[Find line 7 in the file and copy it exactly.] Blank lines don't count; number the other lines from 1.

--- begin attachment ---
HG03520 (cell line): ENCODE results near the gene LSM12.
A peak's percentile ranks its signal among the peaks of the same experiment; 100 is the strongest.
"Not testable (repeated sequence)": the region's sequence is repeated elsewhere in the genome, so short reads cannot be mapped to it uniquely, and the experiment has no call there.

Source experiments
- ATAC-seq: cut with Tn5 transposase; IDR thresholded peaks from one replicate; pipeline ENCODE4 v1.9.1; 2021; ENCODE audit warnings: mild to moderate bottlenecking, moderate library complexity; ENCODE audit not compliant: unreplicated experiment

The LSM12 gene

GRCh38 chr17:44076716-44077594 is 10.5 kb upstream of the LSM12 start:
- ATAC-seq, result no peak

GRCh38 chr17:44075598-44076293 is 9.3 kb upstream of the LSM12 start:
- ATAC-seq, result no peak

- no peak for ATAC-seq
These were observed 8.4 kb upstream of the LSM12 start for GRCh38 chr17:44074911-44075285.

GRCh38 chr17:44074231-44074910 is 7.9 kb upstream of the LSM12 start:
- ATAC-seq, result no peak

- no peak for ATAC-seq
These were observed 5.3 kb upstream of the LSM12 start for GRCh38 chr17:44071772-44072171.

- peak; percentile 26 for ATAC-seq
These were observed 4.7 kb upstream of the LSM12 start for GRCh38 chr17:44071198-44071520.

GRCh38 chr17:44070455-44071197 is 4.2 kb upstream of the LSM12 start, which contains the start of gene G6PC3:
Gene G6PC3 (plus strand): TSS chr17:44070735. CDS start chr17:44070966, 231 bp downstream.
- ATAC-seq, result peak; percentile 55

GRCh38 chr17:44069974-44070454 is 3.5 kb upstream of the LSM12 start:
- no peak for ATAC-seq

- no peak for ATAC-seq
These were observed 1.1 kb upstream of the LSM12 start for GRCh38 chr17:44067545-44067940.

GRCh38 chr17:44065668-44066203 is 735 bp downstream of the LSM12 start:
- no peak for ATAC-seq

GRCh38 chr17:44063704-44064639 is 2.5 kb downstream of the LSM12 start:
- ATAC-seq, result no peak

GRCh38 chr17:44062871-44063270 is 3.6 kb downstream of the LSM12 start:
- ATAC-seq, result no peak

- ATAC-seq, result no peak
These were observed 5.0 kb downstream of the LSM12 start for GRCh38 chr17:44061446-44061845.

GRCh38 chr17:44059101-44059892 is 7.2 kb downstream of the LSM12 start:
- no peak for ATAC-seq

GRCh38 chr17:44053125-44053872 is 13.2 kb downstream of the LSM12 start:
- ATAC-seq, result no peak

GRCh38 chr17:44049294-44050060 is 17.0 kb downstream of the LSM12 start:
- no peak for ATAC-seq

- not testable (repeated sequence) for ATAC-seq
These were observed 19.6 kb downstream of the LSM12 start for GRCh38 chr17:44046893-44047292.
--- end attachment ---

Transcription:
GRCh38 chr17:44076716-44077594 is 10.5 kb upstream of the LSM12 start: